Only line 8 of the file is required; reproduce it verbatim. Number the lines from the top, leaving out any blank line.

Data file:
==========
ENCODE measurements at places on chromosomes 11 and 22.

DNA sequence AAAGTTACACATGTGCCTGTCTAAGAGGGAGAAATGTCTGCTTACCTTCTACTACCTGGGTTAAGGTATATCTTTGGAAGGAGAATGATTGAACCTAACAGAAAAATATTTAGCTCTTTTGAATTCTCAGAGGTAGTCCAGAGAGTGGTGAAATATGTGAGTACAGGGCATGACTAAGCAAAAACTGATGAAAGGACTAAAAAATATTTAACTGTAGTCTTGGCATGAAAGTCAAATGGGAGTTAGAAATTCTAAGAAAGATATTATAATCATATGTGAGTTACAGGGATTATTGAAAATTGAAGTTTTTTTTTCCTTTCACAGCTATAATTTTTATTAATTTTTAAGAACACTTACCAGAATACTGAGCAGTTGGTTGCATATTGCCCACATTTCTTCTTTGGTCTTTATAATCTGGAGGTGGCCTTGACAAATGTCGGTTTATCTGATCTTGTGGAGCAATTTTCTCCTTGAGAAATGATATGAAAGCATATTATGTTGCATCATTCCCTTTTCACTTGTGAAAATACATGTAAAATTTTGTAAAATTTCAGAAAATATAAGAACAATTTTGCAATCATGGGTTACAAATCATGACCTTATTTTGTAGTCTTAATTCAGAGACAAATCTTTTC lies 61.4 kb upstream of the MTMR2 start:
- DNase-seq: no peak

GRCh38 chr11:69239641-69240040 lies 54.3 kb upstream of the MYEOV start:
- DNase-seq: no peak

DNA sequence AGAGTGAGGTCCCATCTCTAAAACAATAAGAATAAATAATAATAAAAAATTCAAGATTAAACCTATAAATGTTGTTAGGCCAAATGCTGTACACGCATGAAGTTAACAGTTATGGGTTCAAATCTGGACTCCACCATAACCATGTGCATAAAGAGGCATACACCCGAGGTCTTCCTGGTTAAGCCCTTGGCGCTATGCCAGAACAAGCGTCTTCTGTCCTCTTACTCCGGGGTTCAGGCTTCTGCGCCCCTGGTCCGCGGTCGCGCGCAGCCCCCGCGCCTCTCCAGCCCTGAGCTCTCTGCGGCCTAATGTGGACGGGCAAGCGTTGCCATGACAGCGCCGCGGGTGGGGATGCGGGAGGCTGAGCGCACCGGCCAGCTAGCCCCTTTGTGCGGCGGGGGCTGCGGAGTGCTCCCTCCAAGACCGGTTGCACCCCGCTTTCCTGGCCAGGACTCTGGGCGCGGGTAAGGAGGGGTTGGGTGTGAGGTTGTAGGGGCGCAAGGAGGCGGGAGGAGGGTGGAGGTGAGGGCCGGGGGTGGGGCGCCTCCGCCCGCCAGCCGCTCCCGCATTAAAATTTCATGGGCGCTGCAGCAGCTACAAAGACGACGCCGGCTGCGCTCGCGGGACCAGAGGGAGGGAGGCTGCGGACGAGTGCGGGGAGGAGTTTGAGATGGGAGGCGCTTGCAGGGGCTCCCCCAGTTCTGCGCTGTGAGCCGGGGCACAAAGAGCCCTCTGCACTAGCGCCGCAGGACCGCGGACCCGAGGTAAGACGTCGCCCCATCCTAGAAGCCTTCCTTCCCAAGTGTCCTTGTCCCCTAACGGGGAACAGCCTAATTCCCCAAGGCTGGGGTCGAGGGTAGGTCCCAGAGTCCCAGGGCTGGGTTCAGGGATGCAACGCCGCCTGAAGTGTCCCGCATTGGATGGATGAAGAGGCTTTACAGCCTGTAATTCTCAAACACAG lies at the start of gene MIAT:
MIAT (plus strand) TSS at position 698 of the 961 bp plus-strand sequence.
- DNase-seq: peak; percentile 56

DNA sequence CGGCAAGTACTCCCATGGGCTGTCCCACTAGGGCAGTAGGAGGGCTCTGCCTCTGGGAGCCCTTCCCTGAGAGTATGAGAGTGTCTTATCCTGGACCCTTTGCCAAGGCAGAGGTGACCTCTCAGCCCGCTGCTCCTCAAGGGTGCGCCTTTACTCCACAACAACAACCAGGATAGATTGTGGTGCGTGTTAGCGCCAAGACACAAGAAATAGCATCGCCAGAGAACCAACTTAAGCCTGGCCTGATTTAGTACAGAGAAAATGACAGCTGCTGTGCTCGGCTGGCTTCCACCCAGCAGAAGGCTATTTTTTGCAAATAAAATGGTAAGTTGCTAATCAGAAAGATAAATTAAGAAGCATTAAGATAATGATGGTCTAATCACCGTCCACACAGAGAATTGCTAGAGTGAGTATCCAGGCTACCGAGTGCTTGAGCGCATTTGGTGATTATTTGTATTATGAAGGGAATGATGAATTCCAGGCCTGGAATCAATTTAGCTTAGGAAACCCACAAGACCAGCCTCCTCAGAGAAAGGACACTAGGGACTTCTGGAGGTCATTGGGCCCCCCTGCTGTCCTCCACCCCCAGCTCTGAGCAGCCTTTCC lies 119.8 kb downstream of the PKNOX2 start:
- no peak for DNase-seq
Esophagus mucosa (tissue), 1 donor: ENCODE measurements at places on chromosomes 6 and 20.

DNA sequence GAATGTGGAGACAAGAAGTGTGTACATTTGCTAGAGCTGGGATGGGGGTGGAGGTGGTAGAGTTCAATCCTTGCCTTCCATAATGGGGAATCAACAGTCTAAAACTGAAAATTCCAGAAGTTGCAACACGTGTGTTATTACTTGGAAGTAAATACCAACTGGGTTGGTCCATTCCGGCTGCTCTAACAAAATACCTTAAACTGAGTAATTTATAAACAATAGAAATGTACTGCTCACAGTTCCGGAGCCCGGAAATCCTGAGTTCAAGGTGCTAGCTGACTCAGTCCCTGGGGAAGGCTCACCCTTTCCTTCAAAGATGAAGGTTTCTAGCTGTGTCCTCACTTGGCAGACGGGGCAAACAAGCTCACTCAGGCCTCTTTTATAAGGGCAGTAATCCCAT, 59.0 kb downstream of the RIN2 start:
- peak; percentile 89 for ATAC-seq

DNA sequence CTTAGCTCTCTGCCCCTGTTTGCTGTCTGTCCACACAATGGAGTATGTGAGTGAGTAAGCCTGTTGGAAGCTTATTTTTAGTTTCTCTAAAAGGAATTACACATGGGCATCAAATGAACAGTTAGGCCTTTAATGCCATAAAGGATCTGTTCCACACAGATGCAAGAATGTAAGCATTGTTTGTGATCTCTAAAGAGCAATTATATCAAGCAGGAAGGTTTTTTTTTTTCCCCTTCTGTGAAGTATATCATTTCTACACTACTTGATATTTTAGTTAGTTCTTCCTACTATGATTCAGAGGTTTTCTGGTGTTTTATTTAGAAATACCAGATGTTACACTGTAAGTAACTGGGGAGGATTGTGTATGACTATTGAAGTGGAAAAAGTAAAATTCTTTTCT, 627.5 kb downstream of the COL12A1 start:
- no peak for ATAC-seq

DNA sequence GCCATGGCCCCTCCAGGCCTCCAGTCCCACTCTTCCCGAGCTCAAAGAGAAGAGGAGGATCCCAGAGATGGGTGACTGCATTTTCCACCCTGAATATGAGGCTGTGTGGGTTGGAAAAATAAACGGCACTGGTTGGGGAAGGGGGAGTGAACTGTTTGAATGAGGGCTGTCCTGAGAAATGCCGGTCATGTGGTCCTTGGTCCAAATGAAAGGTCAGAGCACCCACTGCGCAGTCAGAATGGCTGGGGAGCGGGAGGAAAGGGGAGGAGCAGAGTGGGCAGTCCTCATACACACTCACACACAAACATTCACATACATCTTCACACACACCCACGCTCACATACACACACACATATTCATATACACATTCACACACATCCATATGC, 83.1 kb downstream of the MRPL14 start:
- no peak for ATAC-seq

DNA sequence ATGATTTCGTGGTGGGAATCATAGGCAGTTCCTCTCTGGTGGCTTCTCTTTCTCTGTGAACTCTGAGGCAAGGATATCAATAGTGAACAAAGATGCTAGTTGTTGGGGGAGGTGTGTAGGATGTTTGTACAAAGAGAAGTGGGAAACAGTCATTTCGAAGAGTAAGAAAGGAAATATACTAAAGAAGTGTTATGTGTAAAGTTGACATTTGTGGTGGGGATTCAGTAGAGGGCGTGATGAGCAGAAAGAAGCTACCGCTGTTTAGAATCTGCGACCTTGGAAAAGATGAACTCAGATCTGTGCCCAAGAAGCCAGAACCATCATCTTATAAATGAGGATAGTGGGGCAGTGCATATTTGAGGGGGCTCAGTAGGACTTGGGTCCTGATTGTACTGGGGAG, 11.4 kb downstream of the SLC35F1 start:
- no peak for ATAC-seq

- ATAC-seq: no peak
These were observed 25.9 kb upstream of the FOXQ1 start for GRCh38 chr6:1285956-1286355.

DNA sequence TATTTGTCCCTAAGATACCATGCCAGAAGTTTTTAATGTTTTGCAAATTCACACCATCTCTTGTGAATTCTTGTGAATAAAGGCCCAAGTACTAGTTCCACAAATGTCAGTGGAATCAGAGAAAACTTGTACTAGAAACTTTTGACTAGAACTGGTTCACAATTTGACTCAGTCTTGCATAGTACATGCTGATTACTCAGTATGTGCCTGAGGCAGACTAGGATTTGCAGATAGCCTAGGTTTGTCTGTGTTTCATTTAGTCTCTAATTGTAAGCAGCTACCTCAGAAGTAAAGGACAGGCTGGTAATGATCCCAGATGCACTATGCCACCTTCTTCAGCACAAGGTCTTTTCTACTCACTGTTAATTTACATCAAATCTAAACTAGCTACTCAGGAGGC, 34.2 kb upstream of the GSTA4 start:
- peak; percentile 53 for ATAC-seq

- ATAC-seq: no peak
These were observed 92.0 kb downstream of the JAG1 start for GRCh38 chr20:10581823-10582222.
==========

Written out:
- DNase-seq: peak; percentile 56